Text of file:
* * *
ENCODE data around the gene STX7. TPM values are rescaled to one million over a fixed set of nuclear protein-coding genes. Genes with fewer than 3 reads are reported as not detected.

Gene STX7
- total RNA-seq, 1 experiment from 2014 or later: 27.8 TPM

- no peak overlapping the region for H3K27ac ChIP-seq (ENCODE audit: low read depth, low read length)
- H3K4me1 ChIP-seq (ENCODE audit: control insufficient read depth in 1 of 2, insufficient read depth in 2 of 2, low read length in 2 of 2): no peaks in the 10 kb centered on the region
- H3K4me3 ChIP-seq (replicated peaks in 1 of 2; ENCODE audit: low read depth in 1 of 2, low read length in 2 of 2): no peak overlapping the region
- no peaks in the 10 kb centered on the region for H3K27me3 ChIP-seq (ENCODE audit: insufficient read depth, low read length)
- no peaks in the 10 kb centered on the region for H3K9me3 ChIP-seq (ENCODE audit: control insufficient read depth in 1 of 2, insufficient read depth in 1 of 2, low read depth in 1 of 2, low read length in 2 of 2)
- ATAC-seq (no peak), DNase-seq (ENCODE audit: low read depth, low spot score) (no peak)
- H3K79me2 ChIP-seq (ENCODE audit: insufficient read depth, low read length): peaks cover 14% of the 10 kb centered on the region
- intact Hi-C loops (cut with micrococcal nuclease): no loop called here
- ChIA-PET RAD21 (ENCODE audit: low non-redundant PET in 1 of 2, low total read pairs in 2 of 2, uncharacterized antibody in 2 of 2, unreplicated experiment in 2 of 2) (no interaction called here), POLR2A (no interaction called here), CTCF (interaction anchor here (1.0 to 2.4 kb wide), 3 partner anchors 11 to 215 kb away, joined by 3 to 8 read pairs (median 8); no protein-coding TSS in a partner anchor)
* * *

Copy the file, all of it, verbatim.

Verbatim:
ENCODE data around the gene STX7. TPM values are rescaled to one million over a fixed set of nuclear protein-coding genes. Genes with fewer than 3 reads are reported as not detected.

Gene STX7
- total RNA-seq, 1 experiment from 2014 or later: 27.8 TPM

- no peak overlapping the region for H3K27ac ChIP-seq (ENCODE audit: low read depth, low read length)
- H3K4me1 ChIP-seq (ENCODE audit: control insufficient read depth in 1 of 2, insufficient read depth in 2 of 2, low read length in 2 of 2): no peaks in the 10 kb centered on the region
- H3K4me3 ChIP-seq (replicated peaks in 1 of 2; ENCODE audit: low read depth in 1 of 2, low read length in 2 of 2): no peak overlapping the region
- no peaks in the 10 kb centered on the region for H3K27me3 ChIP-seq (ENCODE audit: insufficient read depth, low read length)
- no peaks in the 10 kb centered on the region for H3K9me3 ChIP-seq (ENCODE audit: control insufficient read depth in 1 of 2, insufficient read depth in 1 of 2, low read depth in 1 of 2, low read length in 2 of 2)
- ATAC-seq (no peak), DNase-seq (ENCODE audit: low read depth, low spot score) (no peak)
- H3K79me2 ChIP-seq (ENCODE audit: insufficient read depth, low read length): peaks cover 14% of the 10 kb centered on the region
- intact Hi-C loops (cut with micrococcal nuclease): no loop called here
- ChIA-PET RAD21 (ENCODE audit: low non-redundant PET in 1 of 2, low total read pairs in 2 of 2, uncharacterized antibody in 2 of 2, unreplicated experiment in 2 of 2) (no interaction called here), POLR2A (no interaction called here), CTCF (interaction anchor here (1.0 to 2.4 kb wide), 3 partner anchors 11 to 215 kb away, joined by 3 to 8 read pairs (median 8); no protein-coding TSS in a partner anchor)